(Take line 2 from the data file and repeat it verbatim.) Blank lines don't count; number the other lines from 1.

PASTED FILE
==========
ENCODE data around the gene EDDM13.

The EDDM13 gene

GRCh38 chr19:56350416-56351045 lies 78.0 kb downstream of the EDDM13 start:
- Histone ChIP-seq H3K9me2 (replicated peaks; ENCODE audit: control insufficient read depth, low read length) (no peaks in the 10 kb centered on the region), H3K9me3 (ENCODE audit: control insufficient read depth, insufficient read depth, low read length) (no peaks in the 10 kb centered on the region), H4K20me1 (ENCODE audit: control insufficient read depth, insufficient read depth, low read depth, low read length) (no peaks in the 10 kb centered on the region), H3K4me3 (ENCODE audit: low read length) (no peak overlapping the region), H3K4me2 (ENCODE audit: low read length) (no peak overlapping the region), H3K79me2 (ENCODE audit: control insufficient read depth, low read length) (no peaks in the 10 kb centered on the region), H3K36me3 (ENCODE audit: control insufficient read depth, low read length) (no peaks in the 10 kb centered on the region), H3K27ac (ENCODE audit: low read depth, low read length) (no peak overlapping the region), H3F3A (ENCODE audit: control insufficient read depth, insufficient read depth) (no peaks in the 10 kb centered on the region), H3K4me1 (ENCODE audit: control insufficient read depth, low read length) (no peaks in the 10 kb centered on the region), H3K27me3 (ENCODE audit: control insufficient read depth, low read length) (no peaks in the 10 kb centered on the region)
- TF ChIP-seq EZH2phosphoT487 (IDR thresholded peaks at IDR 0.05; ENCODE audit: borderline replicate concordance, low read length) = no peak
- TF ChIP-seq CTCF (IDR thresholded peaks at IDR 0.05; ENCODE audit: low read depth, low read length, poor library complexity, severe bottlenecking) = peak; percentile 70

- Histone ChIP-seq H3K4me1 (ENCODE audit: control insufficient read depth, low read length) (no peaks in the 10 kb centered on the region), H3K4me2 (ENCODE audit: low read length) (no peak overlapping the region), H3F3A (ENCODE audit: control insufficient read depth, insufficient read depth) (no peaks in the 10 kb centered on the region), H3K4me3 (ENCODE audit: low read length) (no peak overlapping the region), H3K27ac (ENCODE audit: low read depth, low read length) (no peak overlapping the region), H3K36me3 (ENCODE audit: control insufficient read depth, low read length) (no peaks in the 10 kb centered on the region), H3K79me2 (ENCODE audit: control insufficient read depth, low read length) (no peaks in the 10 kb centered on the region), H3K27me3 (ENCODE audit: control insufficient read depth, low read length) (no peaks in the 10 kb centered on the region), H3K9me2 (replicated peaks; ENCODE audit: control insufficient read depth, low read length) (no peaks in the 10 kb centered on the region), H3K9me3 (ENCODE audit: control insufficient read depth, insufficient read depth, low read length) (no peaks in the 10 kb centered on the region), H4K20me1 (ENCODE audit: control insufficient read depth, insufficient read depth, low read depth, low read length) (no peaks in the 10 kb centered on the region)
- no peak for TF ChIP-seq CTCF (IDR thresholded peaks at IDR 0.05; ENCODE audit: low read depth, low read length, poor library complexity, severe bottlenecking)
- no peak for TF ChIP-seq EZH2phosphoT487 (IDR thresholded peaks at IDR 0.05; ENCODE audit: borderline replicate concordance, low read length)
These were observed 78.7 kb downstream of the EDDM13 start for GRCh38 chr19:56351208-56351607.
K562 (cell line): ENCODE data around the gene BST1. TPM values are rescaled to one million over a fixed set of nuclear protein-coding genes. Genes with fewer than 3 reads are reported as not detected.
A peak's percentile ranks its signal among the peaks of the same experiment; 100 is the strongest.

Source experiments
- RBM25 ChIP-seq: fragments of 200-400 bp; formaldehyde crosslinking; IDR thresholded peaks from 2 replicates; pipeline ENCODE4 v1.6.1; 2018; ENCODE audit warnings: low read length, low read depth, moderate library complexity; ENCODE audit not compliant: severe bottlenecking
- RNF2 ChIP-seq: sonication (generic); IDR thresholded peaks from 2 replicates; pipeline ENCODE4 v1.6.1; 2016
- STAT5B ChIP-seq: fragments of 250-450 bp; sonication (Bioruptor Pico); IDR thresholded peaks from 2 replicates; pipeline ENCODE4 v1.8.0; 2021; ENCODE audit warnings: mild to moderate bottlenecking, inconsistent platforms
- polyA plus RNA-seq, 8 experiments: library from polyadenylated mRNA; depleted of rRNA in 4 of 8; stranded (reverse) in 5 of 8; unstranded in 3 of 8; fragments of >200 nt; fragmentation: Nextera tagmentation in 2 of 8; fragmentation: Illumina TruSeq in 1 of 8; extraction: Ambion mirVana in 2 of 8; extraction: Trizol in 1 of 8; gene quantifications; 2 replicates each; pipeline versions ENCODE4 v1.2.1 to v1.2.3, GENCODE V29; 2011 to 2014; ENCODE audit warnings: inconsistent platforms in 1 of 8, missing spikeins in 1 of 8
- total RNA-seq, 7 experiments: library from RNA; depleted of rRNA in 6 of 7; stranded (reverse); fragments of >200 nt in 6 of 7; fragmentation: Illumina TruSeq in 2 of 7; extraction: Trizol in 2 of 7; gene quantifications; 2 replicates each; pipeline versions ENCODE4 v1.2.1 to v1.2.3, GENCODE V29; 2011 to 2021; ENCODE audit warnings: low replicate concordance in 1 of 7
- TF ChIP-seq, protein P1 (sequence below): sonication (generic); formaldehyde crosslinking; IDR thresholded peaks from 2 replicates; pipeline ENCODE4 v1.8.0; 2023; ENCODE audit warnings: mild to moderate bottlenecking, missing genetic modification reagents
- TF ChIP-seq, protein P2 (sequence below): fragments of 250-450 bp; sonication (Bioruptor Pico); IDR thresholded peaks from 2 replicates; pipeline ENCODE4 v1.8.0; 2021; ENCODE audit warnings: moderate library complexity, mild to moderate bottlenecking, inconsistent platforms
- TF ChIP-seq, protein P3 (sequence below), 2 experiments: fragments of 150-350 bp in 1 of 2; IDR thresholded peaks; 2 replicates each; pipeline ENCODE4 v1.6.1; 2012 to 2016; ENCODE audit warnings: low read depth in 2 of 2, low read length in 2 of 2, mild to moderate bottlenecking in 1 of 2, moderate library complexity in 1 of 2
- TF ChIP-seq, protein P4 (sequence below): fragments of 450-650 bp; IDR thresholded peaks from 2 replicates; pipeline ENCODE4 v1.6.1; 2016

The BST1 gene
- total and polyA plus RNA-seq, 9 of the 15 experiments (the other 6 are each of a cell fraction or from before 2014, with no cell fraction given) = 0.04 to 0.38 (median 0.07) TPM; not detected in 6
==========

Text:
The EDDM13 gene